Ælred of Rievaulx's pastoral care of religious women, with special reference to De Institutione inclusarum
Freeman, E, Ælred of Rievaulx's pastoral care of religious women, with special reference to De Institutione inclusarum, Cistercian Studies Quarterly, 46, (1) pp. 13-26. ISSN 1062-6549 (2011) [Refereed Article]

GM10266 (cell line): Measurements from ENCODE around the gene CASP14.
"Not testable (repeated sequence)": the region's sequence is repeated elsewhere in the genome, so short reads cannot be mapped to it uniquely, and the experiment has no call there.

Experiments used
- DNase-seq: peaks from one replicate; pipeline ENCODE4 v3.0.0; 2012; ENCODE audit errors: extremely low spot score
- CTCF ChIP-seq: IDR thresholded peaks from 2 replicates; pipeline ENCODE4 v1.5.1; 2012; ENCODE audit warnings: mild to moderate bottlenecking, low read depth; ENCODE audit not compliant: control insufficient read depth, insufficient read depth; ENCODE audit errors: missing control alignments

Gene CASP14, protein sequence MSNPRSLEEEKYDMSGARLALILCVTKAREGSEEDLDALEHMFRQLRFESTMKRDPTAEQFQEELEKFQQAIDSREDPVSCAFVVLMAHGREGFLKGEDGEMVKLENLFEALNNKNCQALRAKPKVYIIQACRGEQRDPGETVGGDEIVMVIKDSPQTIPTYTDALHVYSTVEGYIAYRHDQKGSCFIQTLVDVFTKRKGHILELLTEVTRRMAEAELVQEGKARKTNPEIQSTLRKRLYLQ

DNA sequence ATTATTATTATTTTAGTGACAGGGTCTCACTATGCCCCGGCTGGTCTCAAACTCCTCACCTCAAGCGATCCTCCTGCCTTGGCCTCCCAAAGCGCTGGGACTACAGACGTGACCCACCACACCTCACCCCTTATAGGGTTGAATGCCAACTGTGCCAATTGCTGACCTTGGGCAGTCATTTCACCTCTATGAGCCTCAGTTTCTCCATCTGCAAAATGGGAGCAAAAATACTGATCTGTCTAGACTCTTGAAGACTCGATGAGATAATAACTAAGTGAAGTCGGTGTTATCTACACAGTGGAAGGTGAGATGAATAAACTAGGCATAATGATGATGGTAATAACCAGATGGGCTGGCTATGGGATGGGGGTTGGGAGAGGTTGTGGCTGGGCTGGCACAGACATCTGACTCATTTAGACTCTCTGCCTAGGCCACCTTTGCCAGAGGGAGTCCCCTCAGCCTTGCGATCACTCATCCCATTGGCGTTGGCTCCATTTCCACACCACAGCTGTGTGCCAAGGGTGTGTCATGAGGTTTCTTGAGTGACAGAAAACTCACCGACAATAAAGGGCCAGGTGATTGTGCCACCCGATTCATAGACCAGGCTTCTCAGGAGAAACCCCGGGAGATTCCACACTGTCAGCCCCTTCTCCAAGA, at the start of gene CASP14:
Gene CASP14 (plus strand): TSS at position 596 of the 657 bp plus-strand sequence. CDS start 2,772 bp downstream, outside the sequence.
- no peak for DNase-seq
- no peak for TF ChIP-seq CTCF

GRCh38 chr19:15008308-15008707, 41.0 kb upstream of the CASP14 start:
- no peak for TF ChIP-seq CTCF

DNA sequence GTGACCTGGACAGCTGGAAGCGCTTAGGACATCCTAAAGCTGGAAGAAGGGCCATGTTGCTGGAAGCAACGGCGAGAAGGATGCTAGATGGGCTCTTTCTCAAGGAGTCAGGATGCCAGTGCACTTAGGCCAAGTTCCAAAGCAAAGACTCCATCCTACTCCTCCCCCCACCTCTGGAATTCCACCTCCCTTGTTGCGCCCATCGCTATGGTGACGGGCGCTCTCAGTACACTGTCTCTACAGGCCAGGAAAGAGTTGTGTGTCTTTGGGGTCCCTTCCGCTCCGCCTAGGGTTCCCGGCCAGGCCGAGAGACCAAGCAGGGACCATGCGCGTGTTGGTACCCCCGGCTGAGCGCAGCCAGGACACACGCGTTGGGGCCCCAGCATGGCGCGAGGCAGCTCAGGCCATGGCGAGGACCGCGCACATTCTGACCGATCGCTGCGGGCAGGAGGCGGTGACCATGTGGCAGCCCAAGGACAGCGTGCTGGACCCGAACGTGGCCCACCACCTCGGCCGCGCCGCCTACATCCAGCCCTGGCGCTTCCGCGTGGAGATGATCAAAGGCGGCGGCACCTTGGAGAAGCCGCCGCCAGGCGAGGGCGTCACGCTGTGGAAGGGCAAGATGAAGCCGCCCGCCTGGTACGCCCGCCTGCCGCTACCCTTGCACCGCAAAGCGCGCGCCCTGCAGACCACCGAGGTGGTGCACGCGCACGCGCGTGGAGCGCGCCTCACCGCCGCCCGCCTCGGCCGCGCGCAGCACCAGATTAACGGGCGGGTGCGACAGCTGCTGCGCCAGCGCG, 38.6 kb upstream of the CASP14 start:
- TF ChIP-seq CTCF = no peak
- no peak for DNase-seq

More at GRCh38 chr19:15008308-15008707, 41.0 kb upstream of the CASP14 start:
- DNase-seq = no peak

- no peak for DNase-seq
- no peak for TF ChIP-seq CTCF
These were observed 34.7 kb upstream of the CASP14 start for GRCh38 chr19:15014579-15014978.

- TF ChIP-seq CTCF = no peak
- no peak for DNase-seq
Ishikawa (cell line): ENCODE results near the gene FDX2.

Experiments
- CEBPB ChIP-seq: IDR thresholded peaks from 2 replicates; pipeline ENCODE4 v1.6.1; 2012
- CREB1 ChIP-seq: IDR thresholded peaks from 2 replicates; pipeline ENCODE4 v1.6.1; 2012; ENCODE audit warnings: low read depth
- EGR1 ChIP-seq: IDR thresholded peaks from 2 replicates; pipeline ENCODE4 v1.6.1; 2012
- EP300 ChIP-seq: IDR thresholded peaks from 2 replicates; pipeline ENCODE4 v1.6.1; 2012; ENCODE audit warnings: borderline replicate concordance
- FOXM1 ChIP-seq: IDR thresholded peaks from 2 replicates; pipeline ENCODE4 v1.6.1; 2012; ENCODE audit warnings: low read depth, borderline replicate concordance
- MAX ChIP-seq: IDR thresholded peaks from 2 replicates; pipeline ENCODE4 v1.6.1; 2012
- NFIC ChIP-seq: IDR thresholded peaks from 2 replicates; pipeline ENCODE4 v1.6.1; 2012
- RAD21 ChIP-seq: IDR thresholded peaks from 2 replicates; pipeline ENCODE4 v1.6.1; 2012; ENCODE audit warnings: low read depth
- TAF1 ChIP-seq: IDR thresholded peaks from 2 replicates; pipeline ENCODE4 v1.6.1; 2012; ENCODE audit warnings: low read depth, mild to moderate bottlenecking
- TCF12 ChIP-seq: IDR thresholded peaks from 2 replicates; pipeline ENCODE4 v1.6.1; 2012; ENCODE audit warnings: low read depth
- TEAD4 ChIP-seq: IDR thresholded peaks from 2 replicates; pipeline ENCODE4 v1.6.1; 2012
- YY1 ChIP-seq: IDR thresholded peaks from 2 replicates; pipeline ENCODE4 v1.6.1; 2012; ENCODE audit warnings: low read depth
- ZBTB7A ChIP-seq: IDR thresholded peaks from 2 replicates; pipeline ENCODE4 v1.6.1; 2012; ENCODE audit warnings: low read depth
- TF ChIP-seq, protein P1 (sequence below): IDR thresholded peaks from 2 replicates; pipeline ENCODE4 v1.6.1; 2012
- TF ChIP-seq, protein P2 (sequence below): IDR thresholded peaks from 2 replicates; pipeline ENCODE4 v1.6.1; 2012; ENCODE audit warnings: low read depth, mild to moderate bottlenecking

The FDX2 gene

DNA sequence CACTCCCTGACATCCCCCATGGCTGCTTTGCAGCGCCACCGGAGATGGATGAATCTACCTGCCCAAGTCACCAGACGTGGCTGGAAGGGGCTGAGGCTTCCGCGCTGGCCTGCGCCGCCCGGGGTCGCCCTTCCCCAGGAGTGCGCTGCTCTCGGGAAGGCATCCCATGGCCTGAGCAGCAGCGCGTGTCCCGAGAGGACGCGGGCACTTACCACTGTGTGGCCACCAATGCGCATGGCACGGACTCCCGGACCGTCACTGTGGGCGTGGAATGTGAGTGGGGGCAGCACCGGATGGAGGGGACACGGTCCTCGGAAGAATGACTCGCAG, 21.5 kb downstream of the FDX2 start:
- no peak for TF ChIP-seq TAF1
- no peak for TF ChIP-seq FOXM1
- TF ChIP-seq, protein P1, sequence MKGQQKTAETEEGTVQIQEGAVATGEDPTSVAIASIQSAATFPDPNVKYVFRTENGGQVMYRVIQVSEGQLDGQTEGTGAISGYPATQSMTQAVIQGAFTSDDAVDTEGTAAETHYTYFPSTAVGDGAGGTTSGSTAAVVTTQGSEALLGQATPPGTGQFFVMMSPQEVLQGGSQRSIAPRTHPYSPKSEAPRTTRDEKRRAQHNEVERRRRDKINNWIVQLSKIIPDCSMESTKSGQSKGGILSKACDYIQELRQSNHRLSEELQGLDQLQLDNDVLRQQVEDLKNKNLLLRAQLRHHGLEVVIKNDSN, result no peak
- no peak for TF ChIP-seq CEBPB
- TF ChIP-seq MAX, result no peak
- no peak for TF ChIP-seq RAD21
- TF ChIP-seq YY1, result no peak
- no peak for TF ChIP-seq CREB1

Ælred of Rievaulx’s De institutione inclusarum treatise, written in mid-twelfth century England, is often studied as the first in a growing trend of advice literature written by medieval clerics for female recluses. However, while subsequent literary trends tell us that Ælred’s text formed the basis of later recluse literature, Ælred himself did not write within a milieu of recluse literature. Rather, this article argues that Ælred’s treatise fits very closely within the twelfth-century trend of monastic institutiones, that is, documents written by and for monastic audiences in order to provide supplementary guidance to use alongside monastic regulae. This article demonstrates that the Cistercian monk Ælred took the initiative to provide pastoral advice to a number of religious women, particularly those who participated in two of the twelfth-century’s new and as-yet unregulated religious experiments, that is the new Gilbertine monastic order and the newly popular life of the recluse. Whereas previous scholarship has often argued that medieval Cistercian monks were antagonistic to, or indifferent to, the religious lives of medieval women, this article shows that Ælred of Rievaulx was a monk who took the religious vocations of women very seriously.